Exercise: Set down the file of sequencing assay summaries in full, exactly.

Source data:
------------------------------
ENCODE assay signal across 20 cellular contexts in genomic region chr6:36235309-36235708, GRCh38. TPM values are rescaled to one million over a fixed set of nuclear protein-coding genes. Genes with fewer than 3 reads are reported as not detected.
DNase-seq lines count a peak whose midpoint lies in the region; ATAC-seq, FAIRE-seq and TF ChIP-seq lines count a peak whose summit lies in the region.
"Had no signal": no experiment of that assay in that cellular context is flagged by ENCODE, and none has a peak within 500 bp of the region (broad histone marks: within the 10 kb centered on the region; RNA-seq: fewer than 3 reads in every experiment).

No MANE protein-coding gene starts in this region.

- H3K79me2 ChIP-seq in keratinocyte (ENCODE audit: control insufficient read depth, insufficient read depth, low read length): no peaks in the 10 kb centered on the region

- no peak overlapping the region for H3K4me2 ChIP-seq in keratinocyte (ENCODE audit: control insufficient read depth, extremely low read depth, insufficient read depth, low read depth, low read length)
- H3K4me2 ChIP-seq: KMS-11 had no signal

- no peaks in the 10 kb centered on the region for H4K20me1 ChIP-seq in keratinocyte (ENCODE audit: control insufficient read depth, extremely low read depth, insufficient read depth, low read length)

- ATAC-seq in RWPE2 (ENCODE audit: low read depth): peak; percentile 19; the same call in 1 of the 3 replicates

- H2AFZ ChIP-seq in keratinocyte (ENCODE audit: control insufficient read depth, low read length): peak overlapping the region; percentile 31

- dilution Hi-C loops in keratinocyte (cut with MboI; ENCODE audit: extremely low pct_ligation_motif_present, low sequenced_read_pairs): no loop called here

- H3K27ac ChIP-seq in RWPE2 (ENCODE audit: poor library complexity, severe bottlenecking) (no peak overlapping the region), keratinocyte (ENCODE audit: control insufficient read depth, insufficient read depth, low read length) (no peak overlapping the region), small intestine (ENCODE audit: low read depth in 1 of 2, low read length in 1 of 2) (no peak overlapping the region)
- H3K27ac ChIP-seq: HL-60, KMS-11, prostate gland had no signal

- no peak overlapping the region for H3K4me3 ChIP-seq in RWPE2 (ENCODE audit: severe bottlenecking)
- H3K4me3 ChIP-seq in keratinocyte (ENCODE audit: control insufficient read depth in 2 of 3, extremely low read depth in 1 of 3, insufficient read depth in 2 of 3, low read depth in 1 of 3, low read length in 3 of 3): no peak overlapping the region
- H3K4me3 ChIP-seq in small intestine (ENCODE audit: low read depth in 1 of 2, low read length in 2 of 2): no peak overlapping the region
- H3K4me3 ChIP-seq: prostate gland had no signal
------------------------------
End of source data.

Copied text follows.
ENCODE assay signal across 20 cellular contexts in genomic region chr6:36235309-36235708, GRCh38. TPM values are rescaled to one million over a fixed set of nuclear protein-coding genes. Genes with fewer than 3 reads are reported as not detected.
DNase-seq lines count a peak whose midpoint lies in the region; ATAC-seq, FAIRE-seq and TF ChIP-seq lines count a peak whose summit lies in the region.
"Had no signal": no experiment of that assay in that cellular context is flagged by ENCODE, and none has a peak within 500 bp of the region (broad histone marks: within the 10 kb centered on the region; RNA-seq: fewer than 3 reads in every experiment).

No MANE protein-coding gene starts in this region.

- H3K79me2 ChIP-seq in keratinocyte (ENCODE audit: control insufficient read depth, insufficient read depth, low read length): no peaks in the 10 kb centered on the region

- no peak overlapping the region for H3K4me2 ChIP-seq in keratinocyte (ENCODE audit: control insufficient read depth, extremely low read depth, insufficient read depth, low read depth, low read length)
- H3K4me2 ChIP-seq: KMS-11 had no signal

- no peaks in the 10 kb centered on the region for H4K20me1 ChIP-seq in keratinocyte (ENCODE audit: control insufficient read depth, extremely low read depth, insufficient read depth, low read length)

- ATAC-seq in RWPE2 (ENCODE audit: low read depth): peak; percentile 19; the same call in 1 of the 3 replicates

- H2AFZ ChIP-seq in keratinocyte (ENCODE audit: control insufficient read depth, low read length): peak overlapping the region; percentile 31

- dilution Hi-C loops in keratinocyte (cut with MboI; ENCODE audit: extremely low pct_ligation_motif_present, low sequenced_read_pairs): no loop called here

- H3K27ac ChIP-seq in RWPE2 (ENCODE audit: poor library complexity, severe bottlenecking) (no peak overlapping the region), keratinocyte (ENCODE audit: control insufficient read depth, insufficient read depth, low read length) (no peak overlapping the region), small intestine (ENCODE audit: low read depth in 1 of 2, low read length in 1 of 2) (no peak overlapping the region)
- H3K27ac ChIP-seq: HL-60, KMS-11, prostate gland had no signal

- no peak overlapping the region for H3K4me3 ChIP-seq in RWPE2 (ENCODE audit: severe bottlenecking)
- H3K4me3 ChIP-seq in keratinocyte (ENCODE audit: control insufficient read depth in 2 of 3, extremely low read depth in 1 of 3, insufficient read depth in 2 of 3, low read depth in 1 of 3, low read length in 3 of 3): no peak overlapping the region
- H3K4me3 ChIP-seq in small intestine (ENCODE audit: low read depth in 1 of 2, low read length in 2 of 2): no peak overlapping the region
- H3K4me3 ChIP-seq: prostate gland had no signal